Nebraska, along with West Virginia, will hold its Republican primary on Tuesday. The state's winner-take-all delegate allocation means that one candidate will walk away with everything the state has to offer. How many Republican delegates does Nebraska have, and where can we expect them to go?
Nebraska has 36 delegates up for grabs, and who is most likely to get them seems like a pretty easy question to answer, since Donald Trump is the only candidate remaining in the Republican race. Nebraska was believed to be good territory for Cruz. As The Wall Street Journal reported, the senator won in several nearby states, independents can't vote in the state's primary, and Republican officials there have expressed hostility toward Trump. But after Cruz unexpectedly suspended his campaign following a disappointing loss in Indiana, it's doubtful whether people will vote for someone not even officially running. It is a possibility, though; Cruz will still be on the ballot, as will Gov. John Kasich.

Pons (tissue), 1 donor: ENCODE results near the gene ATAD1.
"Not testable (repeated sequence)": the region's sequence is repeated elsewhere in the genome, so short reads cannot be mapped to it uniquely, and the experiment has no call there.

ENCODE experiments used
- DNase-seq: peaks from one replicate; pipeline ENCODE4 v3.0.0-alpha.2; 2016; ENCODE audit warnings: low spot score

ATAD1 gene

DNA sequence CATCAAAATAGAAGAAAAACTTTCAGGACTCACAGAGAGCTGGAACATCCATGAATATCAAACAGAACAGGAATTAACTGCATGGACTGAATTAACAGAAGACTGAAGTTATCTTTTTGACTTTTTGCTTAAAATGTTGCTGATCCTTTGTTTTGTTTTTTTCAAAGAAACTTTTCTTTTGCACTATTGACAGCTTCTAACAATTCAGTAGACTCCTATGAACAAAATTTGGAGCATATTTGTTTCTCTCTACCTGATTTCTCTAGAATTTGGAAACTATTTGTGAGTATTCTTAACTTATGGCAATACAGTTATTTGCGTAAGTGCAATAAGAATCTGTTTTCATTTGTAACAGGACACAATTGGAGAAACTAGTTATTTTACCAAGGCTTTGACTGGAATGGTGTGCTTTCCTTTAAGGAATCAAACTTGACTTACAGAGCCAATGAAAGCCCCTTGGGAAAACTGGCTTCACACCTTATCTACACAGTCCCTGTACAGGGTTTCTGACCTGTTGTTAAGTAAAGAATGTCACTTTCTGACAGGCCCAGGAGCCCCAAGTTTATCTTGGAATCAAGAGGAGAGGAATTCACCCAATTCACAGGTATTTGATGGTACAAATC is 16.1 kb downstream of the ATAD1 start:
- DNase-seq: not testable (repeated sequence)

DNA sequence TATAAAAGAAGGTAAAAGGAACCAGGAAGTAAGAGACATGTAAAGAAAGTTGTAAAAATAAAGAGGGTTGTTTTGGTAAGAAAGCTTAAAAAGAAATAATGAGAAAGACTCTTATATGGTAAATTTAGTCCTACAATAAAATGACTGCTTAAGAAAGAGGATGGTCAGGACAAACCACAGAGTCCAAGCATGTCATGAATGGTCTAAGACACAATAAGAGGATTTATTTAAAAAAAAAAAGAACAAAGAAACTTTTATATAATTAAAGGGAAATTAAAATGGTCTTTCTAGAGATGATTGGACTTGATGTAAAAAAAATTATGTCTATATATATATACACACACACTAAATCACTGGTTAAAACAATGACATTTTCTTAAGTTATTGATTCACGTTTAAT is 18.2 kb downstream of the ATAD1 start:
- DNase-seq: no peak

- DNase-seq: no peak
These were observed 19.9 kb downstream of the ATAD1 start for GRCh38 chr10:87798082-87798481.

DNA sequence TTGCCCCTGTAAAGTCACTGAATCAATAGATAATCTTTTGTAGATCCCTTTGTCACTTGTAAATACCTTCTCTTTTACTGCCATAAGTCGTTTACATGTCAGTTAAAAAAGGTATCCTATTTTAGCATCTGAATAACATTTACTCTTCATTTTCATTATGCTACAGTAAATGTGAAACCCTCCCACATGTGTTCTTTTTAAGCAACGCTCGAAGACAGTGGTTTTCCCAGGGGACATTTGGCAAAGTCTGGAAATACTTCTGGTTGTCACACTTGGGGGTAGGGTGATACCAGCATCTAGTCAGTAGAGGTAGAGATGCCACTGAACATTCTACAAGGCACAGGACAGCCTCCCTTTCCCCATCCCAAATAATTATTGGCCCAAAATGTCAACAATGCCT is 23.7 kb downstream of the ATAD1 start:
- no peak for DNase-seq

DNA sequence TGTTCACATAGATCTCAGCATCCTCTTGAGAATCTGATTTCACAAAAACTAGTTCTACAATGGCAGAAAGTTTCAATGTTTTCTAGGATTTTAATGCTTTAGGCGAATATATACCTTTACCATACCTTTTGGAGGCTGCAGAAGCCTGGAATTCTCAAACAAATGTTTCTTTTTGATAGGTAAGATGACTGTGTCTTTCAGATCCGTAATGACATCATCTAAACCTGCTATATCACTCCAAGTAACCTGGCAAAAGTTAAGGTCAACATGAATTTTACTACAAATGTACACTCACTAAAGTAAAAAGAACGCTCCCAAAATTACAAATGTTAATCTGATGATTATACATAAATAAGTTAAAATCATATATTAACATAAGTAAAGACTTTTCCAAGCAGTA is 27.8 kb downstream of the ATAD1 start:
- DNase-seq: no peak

Nebraska was one of the remaining states the "Stop Trump" movement was banking on to keep just enough delegates away from Trump to deny him an automatic nomination, which requires 1,237 of them. And he still needs that number, even though he's the last man standing. Trump was on a pretty likely path to securing it before Cruz and Kasich exited the race. Now it's almost certain.
Trump is heading into Tuesday with 1,014 delegates. That means he needs 223 to clinch the nomination, and there are 445 pledged delegates remaining to be won in upcoming Republican primaries. And even in the unlikely scenario that Trump doesn't get the 223 he needs, it's also unlikely that unbound delegates at the Republican National Convention wouldn't tip him over the edge for the nomination; the amount of ire they would provoke from the voting public by refusing to do so would likely deter them from casting ballots for someone else.
So 36 delegates may not sound like a ton, but with so few needed by Trump to secure the Republican nomination, they'll matter quite a bit. He'll likely do well in West Virginia on Tuesday, too, as he was polling over 30 points above Cruz and Kasich there. Note that in West Virginia, voters will actually be electing Republican delegates to the convention; the delegates must declare whom they'll support on the ballot, or run as uncommitted. West Virginia has 34 delegates at stake.
The 2016 primary election season has been defying predictions left and right. In a race full of surprises, every contest counts. And Nebraska's 36 delegates are more important than usual.